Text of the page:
Almost every day, there are pieces of news from different parts of the country that show vehement human rights abuses by insurgent groups. There are in addition to many other cases that are never reported. The Taliban, which held power over roughly three quarters of Afghanistan from 1996 to 2001, still wages war against the Afghan government and targets both soldiers and civilians across the country.
Following the downfall of the Taliban’s regime, democracy and human rights were debated hotly and Afghan nation dreamed to live a peaceful life under the aegis of a democratic state. Afghan men and women celebrated democracy through flocking to ballot boxes. However, the Taliban remerged and sliced the fingers which were inked during the voting.
Recently, the US said on Friday that reports of violence and atrocities against Afghans indicate the Taliban is showing little regard for human life and human rights on the ground.
Addressing a press conference, the US State Department’s Deputy Spokesperson said “while the Taliban have stated they will not harm former interpreters or others who worked for foreign forces, recent reports of violence and atrocities against interpreters and other Afghans indicate local Taliban forces are showing little regard for human life and human rights on the ground.”
The spokesperson said the US vehemently condemns these targeted attacks, the destruction of vital infrastructure, and other attacks against the people of Afghanistan. “The Taliban must go beyond issuing statements denying territorial offensives and targeted attacks. If this is truly not Taliban policy, their leadership should condemn these atrocities and violations of basic rights. They must proactively prevent their forces from carrying out these actions on the ground,” she said.
US also reiterated what they and other countries have said in recent weeks that the world will not accept the imposition by force of a government in Afghanistan. “Legitimacy and assistance for any Afghan government can only be possible if that government has a basic right – basic respect, excuse me, for human rights.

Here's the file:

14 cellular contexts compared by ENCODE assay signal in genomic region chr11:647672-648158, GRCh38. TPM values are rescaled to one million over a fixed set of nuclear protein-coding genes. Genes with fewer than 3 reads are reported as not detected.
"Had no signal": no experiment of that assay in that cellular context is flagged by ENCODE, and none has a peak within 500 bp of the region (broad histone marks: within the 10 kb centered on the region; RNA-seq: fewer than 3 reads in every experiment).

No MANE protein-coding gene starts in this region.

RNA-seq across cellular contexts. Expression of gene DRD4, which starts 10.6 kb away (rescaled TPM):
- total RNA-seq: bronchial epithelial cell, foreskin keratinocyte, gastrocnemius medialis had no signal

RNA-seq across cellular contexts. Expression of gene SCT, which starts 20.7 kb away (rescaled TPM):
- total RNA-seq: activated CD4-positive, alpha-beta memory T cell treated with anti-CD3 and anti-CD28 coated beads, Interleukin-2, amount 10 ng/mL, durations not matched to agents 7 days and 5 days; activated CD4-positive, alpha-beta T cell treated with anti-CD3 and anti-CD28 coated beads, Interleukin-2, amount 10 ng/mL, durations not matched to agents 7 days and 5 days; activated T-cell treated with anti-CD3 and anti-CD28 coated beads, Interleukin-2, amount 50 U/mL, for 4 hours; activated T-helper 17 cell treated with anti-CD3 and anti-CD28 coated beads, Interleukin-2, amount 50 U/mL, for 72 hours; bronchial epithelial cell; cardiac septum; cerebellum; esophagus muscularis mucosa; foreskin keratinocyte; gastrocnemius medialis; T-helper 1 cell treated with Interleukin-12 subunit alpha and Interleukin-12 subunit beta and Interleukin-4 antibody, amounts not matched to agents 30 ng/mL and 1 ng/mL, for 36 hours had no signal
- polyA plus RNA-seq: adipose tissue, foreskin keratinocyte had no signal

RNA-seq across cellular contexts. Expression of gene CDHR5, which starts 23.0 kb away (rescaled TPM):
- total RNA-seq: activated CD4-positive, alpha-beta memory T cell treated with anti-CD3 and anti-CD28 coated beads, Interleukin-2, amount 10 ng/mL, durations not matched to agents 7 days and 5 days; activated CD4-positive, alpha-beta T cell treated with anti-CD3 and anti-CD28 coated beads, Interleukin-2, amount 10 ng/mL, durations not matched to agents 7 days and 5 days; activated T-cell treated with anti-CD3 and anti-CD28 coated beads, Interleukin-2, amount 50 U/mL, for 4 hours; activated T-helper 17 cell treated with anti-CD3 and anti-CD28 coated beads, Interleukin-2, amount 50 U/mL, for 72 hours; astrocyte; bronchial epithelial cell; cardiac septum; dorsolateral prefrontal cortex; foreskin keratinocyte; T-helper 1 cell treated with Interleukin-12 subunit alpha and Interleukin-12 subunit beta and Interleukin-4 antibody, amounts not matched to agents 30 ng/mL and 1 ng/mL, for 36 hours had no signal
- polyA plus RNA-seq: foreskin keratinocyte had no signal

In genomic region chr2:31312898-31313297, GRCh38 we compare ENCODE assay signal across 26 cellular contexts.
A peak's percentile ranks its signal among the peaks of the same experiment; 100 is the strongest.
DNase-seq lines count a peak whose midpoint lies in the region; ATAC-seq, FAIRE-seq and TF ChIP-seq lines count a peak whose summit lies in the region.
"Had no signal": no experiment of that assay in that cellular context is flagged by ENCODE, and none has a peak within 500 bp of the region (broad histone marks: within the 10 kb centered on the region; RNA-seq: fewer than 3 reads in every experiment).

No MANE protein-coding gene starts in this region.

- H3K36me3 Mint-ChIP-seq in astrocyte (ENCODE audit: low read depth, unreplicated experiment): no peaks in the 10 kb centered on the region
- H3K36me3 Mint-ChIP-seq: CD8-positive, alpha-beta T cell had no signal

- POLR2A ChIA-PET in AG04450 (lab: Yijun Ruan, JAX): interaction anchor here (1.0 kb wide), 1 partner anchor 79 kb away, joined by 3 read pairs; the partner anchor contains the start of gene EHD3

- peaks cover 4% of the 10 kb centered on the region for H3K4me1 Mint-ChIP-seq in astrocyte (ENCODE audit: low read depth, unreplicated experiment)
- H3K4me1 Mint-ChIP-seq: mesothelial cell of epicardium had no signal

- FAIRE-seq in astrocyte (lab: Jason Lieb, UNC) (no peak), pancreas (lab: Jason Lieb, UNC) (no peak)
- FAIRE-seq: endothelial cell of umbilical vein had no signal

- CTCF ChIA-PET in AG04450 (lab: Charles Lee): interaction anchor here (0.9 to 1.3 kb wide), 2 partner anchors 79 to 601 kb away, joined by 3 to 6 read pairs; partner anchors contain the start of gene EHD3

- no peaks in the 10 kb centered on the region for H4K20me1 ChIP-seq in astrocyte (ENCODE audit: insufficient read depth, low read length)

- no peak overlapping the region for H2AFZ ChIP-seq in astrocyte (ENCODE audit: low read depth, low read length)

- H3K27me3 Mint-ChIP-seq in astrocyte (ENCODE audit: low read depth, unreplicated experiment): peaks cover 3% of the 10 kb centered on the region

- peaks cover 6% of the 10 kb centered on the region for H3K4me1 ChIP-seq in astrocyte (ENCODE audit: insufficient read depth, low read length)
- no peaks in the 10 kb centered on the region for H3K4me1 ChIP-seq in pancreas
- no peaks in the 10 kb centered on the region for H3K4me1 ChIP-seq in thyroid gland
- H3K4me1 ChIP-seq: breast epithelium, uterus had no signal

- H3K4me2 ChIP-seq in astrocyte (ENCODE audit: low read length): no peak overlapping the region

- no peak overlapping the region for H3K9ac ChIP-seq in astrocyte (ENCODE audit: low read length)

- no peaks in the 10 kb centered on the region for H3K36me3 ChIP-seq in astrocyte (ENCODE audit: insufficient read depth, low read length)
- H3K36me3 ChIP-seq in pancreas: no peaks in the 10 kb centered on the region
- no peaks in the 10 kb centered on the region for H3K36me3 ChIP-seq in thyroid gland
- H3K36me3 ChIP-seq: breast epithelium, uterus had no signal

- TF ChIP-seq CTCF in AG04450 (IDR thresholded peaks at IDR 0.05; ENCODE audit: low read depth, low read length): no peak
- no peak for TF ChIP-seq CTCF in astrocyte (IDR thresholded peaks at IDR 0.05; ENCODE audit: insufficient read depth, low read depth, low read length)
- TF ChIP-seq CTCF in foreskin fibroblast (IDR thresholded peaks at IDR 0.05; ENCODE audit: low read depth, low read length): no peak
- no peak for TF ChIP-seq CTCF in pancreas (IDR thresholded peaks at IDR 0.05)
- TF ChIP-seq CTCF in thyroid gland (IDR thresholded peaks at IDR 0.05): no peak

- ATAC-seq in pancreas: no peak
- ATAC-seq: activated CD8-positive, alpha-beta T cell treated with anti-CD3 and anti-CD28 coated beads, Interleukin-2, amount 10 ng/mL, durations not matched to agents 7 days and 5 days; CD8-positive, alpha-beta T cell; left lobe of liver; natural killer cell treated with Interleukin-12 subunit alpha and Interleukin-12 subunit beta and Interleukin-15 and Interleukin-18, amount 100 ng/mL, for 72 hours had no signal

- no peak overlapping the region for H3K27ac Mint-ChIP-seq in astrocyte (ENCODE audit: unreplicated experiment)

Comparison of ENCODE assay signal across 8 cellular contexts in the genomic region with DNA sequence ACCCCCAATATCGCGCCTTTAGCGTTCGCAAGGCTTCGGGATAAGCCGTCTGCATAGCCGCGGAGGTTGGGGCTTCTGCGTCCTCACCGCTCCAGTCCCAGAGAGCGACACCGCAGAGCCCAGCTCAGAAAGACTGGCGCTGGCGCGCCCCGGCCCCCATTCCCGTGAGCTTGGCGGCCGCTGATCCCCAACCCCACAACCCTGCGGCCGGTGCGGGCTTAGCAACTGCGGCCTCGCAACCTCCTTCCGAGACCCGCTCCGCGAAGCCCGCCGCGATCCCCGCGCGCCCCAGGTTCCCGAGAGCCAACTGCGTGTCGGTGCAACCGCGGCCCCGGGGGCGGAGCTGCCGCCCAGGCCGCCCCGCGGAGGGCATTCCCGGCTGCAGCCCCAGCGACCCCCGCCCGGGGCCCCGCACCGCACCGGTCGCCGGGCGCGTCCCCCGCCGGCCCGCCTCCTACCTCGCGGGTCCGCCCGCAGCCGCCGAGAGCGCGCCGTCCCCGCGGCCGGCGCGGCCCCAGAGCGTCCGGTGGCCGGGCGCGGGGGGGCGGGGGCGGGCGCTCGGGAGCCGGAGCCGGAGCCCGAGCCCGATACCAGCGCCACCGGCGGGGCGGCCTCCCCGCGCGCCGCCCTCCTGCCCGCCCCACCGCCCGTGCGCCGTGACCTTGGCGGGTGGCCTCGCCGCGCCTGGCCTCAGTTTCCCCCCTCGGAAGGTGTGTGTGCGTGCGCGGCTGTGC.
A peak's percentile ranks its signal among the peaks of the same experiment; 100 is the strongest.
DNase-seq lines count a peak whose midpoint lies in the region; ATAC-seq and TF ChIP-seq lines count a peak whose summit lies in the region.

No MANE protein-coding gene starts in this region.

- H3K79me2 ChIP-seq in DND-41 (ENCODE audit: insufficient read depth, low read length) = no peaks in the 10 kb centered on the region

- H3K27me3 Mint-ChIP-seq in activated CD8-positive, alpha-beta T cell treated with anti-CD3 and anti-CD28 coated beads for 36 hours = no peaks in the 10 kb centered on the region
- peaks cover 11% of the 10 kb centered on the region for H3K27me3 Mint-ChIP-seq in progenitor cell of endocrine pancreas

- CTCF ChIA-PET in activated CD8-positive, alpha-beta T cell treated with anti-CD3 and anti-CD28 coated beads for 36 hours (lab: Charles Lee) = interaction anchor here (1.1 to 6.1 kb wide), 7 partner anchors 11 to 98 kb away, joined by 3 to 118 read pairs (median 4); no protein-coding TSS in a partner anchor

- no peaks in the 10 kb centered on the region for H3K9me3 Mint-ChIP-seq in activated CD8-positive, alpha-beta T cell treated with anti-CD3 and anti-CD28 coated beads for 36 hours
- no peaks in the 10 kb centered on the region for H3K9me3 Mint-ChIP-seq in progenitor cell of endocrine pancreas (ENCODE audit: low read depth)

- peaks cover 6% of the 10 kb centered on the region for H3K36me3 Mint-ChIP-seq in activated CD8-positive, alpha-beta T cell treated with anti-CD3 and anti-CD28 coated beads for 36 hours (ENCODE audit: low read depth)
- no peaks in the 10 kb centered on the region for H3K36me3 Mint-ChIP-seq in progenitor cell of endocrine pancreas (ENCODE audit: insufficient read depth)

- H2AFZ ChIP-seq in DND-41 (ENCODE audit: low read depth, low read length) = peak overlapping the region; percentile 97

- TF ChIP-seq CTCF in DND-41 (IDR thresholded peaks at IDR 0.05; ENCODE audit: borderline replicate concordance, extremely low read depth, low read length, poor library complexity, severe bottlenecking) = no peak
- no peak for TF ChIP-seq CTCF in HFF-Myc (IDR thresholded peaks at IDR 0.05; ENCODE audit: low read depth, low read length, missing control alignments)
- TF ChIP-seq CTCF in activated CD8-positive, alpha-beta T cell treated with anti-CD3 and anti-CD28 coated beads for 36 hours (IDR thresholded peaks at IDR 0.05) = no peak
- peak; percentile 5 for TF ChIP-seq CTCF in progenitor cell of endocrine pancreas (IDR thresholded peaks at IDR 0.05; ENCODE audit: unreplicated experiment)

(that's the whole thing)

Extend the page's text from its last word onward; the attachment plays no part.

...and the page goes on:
Constitutionally, citizens are guaranteed the right to life and liberty, to privacy, of peaceful assembly, from torture and of expression and speech. If accused of a crime, citizens hold the right to be informed of the charges, to representation by an advocate, and to presumption of innocence. There is no discrimination on the ground of race, color, or sect in Afghanistan as Afghan Constitution states in Article 22, “Any kind of discrimination and distinction between citizens of Afghanistan shall be forbidden.
The citizens of Afghanistan, man and woman, have equal rights and duties before the law.” Furthermore, the current constitution officially recognizes the Universal Declaration of Human Rights (UDHR) and the United Nations Charter, both are mentioned in its preamble and in Article seven.
But Taliban’s militancy has badly impacted Afghan people’s hope for a bright and democratic future. The group has largely violated human rights and targeted vital infrastructures in their held territories. Despite of territorial gains, Taliban’s recent moves have been national and internationally condemned, where the international community said that Afghans would never go back to the past or accept a regime that belongs to other centuries.
Now, if Taliban seek to choose militancy over negotiations, the United States and its international allies have to change their approach and resume their military pressure on them the Taliban’s political office in Qatar has to be shut and their supporters must be pressured. The world needs to determine a timeline for the Taliban group either return to the negotiating table and honor their deal with Washington or face the consequences of military action.